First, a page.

Lion Deaths in Gir: ICMR doesn’t rule out CDV deaths, wants more tests

Forest officials have been asked to send appropriate samples to NIV for further investigations.

Written by Anuradha Mascarenhas | Pune | Updated: October 5, 2018 2:47:23 am
Gir forest, asiatic lions, asiatic lion gir, asiatic lions death, NIV, Canine distemper virus, cdv virus, cdv virus gir, gujarat news, indian express Laboratory investigations were conducted by NIV using 24 samples collected from twelve lions

After the death of 23 Asiatic lions over three weeks in the Gir forest of Gujarat, scientists at the Indian Council of Medical Research’s National Institute of Virology (NIV) have confirmed the presence of the Canine Distemper Virus (CDV) in at least five of 24 samples that were tested.

The CDV causes a highly contagious disease in lions, which is also life-threatening in dogs and several wild animals, including wolves, foxes, raccoons, red pandas, ferrets, hyenas, and tigers. The prevalence of this virus and its diversity in the wildlife of India has not been not studied. Only a few reports regarding the detection of CDV in captive wild carnivores are available, which includes the tiger and red panda.

Read | Deadly virus confirmed, officials scramble to ‘secure’ 33 lions rescued from Gir forest

ICMR Director-General Dr Balram Bhargava told The Indian Express that the virus has so far been detected in only five samples from the 24 tested. The institute however, has not ruled out a CDV infection, despite the other blood samples testing negative for the virus. Forest officials have been asked to send appropriate samples to NIV for further investigations.

“We need samples like ocular, nasal and rectal swabs for lab testing,” ICMR officials said.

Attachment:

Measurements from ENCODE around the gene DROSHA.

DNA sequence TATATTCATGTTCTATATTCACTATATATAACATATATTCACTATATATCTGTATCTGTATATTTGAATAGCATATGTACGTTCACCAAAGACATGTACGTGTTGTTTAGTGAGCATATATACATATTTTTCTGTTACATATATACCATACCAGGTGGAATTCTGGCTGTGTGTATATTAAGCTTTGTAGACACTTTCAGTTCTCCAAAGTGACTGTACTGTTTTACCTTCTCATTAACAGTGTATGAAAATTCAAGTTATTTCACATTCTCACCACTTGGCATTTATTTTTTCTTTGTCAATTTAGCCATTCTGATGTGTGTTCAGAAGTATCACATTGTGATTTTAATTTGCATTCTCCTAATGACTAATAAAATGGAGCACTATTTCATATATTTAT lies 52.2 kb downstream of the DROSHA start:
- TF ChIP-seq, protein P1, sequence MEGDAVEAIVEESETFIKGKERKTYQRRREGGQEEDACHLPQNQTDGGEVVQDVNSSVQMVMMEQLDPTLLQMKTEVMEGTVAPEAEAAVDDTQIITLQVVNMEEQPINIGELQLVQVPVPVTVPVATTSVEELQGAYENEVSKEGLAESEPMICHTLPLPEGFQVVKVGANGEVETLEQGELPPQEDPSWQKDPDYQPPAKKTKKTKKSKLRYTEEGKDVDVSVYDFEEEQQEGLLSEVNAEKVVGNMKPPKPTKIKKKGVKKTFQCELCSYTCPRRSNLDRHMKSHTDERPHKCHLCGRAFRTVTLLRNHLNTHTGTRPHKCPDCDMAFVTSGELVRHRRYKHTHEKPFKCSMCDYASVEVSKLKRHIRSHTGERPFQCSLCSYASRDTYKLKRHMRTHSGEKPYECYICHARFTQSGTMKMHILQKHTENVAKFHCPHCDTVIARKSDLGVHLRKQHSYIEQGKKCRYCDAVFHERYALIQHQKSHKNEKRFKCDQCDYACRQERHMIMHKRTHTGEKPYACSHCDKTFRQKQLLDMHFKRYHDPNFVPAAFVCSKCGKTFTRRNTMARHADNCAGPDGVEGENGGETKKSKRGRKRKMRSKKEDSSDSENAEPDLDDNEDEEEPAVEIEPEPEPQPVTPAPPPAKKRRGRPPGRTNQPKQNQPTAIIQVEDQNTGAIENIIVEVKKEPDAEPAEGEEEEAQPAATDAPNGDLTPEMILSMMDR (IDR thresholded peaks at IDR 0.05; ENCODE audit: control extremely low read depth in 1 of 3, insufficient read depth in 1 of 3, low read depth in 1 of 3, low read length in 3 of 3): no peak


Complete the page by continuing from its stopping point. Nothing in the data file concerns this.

Laboratory investigations were conducted by NIV using 24 samples collected from twelve lions (three dead, eight under treatment, and one recovered). These samples were collected between September 19 and 24 and included blood in the EDTA, ocular, nasal, rectal swabs, and visceral organs in viral transport medium.

The 24 samples were tested for CDV and Paramyxoviridiae, and five samples were found to be positive for CDV, the report said. On October 2, 22 more blood samples from 22 lions were tested for CDV and Paramyxovirus and found to be negative.

According to a preliminary report by ICMR, a complete genome of CDV was recovered at NIV. “The sequence was compared to available CDV sequences and it was found to be related to East African strains,” the report says.

Officials have also said that existing CDV vaccine should work as a protective intervention for lions during the current viral outbreak. “Vaccination of lions with CDV should be taken up on an urgent basis,” the report says.

The report says it is critical to place the lions in two or three different sanctuaries to prevent the spread of infectious diseases like CDV and protect them from extinction.

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